We’ve brought in an assortment of fire service leaders to provide high quality talks for our students to attend. You are free to join or leave the sessions as desired and find the topics that interest you the most. Each breakout session is just under 2 hours in length.





John Turner, Derby Fire

Incident Command or: How I Learned to Stop Worrying about Groups and Divisions and Love the Bomb. ICS beyond the mechanics. A brief look at history, how to formulate strategy, and a challenge to past command dogma.


Rick Moser, Olathe Fire

The Engine Company is a critical part of a working fire. Fire Departments of all sizes must have a fire ground functional Engine. Your citizens, your members, and your life depends on it.
This course will examine three major concepts that will help make your engine and members successful on the fire ground. The first concept examines basic design. This will include, compartments, wheelbase, overall length, ladder storage, and hose height. The second concept will examine the pump and how to get water to the seat of the fire. This includes pump, plumbing, gauges, tank size, and foam, why or why not. The third concept will examine the flow and where the water goes. This included staffing, hose, and nozzles.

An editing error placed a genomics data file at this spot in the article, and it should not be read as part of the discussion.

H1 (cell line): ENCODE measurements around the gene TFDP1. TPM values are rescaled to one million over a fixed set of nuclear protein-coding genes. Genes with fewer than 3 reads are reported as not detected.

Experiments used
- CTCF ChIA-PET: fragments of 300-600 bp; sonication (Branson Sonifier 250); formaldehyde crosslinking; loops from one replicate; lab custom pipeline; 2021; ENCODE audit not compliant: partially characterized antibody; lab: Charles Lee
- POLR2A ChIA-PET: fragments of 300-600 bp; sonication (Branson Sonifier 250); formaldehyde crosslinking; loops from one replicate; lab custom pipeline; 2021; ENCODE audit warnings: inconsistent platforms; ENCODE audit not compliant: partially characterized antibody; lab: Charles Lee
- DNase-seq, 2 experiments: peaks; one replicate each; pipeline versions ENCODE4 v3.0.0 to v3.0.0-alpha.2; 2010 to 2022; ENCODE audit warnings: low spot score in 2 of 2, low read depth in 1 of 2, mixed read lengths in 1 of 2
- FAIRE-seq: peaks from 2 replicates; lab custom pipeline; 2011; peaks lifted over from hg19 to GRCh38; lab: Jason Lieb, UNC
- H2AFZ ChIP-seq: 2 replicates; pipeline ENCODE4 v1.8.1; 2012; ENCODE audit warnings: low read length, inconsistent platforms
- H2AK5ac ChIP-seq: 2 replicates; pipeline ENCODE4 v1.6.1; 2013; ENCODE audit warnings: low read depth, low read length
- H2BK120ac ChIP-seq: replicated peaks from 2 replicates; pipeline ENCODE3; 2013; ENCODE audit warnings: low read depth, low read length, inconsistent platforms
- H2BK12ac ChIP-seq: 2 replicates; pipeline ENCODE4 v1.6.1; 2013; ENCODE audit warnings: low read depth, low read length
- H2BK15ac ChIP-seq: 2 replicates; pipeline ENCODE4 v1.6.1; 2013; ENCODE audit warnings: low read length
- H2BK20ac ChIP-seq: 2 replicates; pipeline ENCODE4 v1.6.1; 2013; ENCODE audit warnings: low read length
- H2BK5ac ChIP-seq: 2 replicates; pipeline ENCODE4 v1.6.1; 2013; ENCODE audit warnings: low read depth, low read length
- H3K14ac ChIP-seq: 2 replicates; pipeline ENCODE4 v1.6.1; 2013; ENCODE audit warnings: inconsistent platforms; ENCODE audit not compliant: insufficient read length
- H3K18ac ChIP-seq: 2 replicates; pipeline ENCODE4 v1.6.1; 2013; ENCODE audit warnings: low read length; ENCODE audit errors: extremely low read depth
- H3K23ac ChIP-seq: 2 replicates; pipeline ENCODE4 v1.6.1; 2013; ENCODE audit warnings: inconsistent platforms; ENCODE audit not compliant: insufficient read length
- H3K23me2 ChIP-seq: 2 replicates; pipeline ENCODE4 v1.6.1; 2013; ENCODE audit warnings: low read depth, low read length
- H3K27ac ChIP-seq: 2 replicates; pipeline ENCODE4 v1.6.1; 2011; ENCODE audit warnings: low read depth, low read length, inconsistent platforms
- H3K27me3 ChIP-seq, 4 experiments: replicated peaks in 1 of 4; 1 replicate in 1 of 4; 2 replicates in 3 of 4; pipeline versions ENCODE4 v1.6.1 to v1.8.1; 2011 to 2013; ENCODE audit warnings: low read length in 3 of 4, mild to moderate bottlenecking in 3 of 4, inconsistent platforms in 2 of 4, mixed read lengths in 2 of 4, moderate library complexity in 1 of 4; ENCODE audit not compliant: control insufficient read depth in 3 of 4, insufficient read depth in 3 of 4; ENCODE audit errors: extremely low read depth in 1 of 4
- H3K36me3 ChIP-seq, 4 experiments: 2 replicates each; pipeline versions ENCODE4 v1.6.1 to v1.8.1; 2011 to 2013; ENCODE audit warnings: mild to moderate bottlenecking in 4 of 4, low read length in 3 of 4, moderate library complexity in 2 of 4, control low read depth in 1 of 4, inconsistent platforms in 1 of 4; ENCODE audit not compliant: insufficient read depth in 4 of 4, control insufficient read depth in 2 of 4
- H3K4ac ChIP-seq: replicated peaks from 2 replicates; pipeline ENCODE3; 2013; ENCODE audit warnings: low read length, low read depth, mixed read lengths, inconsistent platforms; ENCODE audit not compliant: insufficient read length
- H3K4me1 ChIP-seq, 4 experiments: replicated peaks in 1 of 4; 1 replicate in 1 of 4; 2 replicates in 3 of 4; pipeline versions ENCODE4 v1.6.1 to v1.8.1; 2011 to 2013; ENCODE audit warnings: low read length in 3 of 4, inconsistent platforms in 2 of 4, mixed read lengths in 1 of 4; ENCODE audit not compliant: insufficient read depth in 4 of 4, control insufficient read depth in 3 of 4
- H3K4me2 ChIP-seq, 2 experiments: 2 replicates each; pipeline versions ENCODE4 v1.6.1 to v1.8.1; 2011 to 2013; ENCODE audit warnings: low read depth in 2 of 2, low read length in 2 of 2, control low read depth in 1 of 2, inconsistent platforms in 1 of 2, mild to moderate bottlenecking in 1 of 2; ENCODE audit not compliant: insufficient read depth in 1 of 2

Ballistic Research and Nozzle Selection

Jonathan Hall, Saint Paul Fire

The modern fire environment requires a weapons package that can rapidly, safely, and efficiently knockdown interior fires. In the early to mid 1980’s the law enforcement community went through a similar revolution when they moved from revolvers to semi-automatic pistols due to increasing threats from armed criminals. Ballistic research was conducted and results indicated the new threats required weapons that could fire a greater number of rounds, achieve quicker knockdown via deeper penetration, and lower recoil to manageable levels. All of these items are the same characteristics that the fire service should look for when selecting nozzles. Attendees will learn nozzle design history, research parallels with ballistics, modern fire behavior, and nozzle selection to combat increased threats on the fireground.